Towards precision medicine in thyroid cancer
Editorial

Towards precision medicine in thyroid cancer

With an estimated 567,233 new cases in 2018, thyroid cancer ranks as the ninth most common form of cancer, and accounts for 3.1% of all new cancer cases worldwide (1). The global incidence rate of thyroid cancer is three times higher in women than in men. Thyroid nodules are commonly observed, and the incidence of differentiated thyroid cancer (DTC) rises rapidly in recent decades after the implementation of new diagnostic techniques, such as ultrasonography. To reduce the impacts of overdiagnosis of thyroid cancer, the 2015 American Thyroid Association guidelines updated the risk stratification systems for thyroid nodules and cancer, advocated active surveillance for papillary thyroid microcarcinoma, and recommended performing less extensive surgeries and less radioactive iodine treatment for the management of DTC, especially for the low-risk cancers (2).

Over the past 20 years, significant progress in understanding the genetic and biologic characteristics of the disease have led to the development of molecular targeted therapeutics, and we are entering an era of precision medicine for thyroid cancer management. We are delighted to be the editors for this focused issue of the Annals of Translational Medicine, titled “Towards Precision Medicine in Thyroid Cancer”. The current special issue provides the latest information on the conceptual, translational, and clinical advances in the field of thyroid cancer research with a focus on precision medicine.

The discovery of the promoter mutations in the telomerase reverse transcriptase (TERT) gene is a milestone in the thyroid cancer field. Increasing evidence has demonstrated that the TERT promoter mutations are associated with aggressive clinical behaviors and the radioiodine-refractory character of thyroid cancer, while the diagnostic and prognostic values of TERT mutations have also been well established (3). In this issue, Yuan et al. (4) will provide an astute review of the exciting findings concerning TERT promoter mutations in recent thyroid cancer research and further highlight the molecular mechanisms of TERT activation driven by TERT mutations and the implication of these mutations in the precision management of thyroid cancer.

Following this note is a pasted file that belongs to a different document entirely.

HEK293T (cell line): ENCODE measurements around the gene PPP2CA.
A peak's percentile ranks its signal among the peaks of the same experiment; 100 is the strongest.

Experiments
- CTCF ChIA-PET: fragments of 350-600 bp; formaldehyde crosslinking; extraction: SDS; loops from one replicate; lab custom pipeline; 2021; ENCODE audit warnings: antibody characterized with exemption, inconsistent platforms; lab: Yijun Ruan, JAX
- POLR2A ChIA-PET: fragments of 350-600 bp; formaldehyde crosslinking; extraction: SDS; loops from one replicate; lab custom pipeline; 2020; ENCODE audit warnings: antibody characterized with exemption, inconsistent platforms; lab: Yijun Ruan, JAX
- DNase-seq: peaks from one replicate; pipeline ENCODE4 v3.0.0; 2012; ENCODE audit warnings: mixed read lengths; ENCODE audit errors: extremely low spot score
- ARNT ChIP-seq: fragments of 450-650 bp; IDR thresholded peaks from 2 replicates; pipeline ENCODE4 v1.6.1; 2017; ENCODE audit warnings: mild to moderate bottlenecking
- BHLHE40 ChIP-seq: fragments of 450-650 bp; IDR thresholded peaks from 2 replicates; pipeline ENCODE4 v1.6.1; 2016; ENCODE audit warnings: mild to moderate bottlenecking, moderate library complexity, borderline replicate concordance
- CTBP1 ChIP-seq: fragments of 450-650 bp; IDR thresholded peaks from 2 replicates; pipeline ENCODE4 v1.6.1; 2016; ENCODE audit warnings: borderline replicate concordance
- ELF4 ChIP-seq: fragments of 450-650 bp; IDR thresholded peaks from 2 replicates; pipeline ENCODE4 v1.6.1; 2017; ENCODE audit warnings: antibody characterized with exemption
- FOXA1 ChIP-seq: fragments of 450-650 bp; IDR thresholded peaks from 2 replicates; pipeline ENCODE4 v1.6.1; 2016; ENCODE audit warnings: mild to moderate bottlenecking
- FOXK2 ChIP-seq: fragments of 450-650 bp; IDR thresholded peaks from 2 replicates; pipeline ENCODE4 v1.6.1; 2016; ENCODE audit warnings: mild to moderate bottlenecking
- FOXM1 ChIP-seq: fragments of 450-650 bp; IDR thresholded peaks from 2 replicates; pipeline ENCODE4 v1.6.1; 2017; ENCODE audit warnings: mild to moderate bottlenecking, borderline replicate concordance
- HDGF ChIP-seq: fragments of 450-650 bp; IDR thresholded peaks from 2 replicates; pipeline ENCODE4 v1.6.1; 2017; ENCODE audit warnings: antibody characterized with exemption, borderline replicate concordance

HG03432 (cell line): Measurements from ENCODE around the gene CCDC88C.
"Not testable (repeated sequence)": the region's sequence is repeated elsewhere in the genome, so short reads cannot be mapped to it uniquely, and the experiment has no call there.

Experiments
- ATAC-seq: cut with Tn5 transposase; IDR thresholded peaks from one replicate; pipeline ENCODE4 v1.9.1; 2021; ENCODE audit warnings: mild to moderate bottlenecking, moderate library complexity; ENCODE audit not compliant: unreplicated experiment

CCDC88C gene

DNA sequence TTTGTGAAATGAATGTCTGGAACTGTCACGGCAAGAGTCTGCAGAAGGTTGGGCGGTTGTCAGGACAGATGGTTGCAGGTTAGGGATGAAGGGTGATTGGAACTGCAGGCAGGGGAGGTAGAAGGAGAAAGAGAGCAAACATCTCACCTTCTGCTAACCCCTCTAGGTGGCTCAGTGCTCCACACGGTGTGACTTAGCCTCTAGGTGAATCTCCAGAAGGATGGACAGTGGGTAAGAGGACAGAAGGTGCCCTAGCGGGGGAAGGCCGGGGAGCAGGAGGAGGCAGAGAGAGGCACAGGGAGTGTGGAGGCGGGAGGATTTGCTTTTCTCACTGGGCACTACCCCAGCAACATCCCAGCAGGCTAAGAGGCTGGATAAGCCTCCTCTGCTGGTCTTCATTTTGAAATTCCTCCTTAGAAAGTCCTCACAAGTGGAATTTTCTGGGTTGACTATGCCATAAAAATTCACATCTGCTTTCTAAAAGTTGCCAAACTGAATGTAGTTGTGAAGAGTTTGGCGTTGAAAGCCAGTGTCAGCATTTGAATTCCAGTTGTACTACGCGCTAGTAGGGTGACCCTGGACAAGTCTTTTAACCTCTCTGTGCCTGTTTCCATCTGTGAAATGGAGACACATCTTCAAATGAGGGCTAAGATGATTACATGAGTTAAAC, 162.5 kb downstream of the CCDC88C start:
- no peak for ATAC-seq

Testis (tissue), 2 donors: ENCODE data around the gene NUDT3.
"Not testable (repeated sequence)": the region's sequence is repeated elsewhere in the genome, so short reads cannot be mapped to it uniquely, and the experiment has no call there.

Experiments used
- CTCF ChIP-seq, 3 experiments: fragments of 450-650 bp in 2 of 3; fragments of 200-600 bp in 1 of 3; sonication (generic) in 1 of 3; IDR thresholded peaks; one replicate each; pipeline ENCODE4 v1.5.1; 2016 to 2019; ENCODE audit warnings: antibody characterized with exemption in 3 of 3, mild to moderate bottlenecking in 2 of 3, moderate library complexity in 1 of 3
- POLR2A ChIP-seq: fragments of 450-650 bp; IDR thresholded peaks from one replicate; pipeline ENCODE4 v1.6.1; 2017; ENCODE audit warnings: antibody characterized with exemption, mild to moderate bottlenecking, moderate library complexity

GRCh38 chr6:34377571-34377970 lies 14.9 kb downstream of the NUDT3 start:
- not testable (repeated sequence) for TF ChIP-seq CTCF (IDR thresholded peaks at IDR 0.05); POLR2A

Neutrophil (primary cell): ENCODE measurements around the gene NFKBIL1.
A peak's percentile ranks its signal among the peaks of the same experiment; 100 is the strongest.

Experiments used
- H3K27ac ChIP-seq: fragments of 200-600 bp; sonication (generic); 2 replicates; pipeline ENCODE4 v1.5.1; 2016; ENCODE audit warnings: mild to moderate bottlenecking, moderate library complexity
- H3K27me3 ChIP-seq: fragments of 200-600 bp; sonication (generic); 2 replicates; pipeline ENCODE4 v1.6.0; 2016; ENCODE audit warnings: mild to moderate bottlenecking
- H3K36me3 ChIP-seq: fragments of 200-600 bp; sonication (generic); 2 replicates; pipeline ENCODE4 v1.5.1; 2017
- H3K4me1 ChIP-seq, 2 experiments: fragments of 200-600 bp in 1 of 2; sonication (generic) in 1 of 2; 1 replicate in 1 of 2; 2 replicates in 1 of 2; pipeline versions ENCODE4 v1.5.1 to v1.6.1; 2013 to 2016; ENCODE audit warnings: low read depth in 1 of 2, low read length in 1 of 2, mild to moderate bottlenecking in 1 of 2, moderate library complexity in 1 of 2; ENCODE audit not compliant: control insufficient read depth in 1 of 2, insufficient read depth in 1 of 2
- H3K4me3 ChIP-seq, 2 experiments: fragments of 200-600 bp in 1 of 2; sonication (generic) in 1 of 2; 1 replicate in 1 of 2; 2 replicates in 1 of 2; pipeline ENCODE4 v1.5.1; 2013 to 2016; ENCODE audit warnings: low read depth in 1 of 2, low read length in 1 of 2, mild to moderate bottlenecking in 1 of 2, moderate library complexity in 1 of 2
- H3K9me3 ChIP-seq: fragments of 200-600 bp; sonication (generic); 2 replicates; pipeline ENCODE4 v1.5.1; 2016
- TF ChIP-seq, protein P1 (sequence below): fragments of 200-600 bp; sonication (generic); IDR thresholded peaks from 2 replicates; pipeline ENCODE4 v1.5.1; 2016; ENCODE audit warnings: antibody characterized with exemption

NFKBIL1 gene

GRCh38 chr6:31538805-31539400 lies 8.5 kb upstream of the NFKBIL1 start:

With the rapid development of techniques for analyzing circulating cell-free DNA (cfDNA), the clinical significance of cfDNA has been widely evaluated, and cfDNA-based liquid-biopsy diagnostics are now showing great potential in clinical application. For instance, Cao et al. (5) screened 50 proto-oncogenes in the search for genetic alterations in cfDNA in malignant thyroid nodules and reported a large difference in the distribution of mutation genes between benign and malignant nodules. Notably, the authors identified that mutations in PIK3CA and EZH2 occur more frequently in papillary thyroid cancer patients than in benign patients.

The current special issue includes three fundamental studies that focus on understanding the molecular pathogenesis of the thyroid cancer. First, the study by Zhao et al. (6) shows that β-elemene inhibits the respiratory and glycolytic ability of human DTC cells, thus functioning as a tumor suppressor in DTC. Second, Xu et al.’s paper (7) details findings demonstrating that miR-3121-3p promotes the proliferation and metastasis of thyroid cancer cells by inhibiting the expression of Rap1GAP, a tumor suppressor in multiple cancers, through direct binding to the 3' untranslated region of Rap1GAP. Third, Huang et al.’s work (8) reports on profiling the long non-coding RNA (lncRNA) expression of anaplastic thyroid cancer (ATC) through whole transcriptome sequencing in ATC and normal thyroid samples, by which mitotically associated log non-coding RNA (MANCR) were identified as a tumor promoter in ATC. These studies will expand our knowledge of thyroid carcinogenesis and provide novel therapeutic targets for thyroid cancer.